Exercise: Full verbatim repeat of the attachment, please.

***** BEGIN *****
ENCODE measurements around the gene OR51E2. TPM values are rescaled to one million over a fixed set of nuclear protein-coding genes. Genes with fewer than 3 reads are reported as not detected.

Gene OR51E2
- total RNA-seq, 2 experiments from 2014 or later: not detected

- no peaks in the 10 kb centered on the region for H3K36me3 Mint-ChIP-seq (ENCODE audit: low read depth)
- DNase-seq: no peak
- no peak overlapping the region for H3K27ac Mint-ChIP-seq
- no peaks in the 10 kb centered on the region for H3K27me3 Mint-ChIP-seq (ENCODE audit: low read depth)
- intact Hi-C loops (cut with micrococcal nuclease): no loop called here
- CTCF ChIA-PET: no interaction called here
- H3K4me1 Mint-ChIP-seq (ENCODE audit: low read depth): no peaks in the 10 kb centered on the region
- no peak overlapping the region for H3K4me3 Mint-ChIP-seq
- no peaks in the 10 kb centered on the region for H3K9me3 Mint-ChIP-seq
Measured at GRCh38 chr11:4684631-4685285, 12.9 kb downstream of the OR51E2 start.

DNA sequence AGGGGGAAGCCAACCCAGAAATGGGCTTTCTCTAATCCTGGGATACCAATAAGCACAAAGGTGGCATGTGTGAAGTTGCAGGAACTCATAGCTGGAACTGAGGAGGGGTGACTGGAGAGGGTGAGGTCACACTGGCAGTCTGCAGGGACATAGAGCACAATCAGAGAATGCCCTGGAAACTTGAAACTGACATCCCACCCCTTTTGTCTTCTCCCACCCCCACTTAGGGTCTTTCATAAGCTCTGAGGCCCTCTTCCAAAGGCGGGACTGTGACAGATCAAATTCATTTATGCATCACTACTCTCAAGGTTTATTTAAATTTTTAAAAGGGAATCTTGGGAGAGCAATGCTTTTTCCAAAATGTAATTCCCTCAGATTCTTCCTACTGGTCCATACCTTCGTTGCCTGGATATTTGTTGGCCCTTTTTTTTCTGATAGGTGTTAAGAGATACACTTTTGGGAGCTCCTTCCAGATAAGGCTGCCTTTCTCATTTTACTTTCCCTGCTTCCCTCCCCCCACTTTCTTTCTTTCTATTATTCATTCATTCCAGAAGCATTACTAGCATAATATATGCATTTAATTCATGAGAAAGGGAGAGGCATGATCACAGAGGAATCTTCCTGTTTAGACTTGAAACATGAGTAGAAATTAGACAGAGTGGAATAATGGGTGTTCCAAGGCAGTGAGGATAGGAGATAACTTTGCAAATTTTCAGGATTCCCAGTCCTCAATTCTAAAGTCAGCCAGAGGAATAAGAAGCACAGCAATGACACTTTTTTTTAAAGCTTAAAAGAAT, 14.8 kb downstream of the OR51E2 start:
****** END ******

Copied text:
ENCODE measurements around the gene OR51E2. TPM values are rescaled to one million over a fixed set of nuclear protein-coding genes. Genes with fewer than 3 reads are reported as not detected.

Gene OR51E2
- total RNA-seq, 2 experiments from 2014 or later: not detected

- no peaks in the 10 kb centered on the region for H3K36me3 Mint-ChIP-seq (ENCODE audit: low read depth)
- DNase-seq: no peak
- no peak overlapping the region for H3K27ac Mint-ChIP-seq
- no peaks in the 10 kb centered on the region for H3K27me3 Mint-ChIP-seq (ENCODE audit: low read depth)
- intact Hi-C loops (cut with micrococcal nuclease): no loop called here
- CTCF ChIA-PET: no interaction called here
- H3K4me1 Mint-ChIP-seq (ENCODE audit: low read depth): no peaks in the 10 kb centered on the region
- no peak overlapping the region for H3K4me3 Mint-ChIP-seq
- no peaks in the 10 kb centered on the region for H3K9me3 Mint-ChIP-seq
Measured at GRCh38 chr11:4684631-4685285, 12.9 kb downstream of the OR51E2 start.

DNA sequence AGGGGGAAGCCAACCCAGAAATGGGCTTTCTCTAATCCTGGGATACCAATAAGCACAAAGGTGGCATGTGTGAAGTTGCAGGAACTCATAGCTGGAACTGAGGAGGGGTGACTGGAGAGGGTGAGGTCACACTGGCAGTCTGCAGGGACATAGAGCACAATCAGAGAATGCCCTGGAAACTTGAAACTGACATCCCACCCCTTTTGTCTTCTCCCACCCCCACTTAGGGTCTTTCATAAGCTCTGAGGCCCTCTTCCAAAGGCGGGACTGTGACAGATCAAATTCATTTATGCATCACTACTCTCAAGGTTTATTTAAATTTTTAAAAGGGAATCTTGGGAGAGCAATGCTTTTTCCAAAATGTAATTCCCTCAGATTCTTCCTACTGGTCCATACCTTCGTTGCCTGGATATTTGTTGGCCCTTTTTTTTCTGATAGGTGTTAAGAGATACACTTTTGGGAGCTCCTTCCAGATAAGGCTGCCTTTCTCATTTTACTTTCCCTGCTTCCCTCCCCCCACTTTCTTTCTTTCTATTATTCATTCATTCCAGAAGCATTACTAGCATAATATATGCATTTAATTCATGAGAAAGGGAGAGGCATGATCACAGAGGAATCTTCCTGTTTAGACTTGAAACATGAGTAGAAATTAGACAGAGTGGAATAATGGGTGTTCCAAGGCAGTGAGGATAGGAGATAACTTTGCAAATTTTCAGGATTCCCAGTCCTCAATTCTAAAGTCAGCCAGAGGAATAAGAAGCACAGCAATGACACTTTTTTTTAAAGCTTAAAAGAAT, 14.8 kb downstream of the OR51E2 start: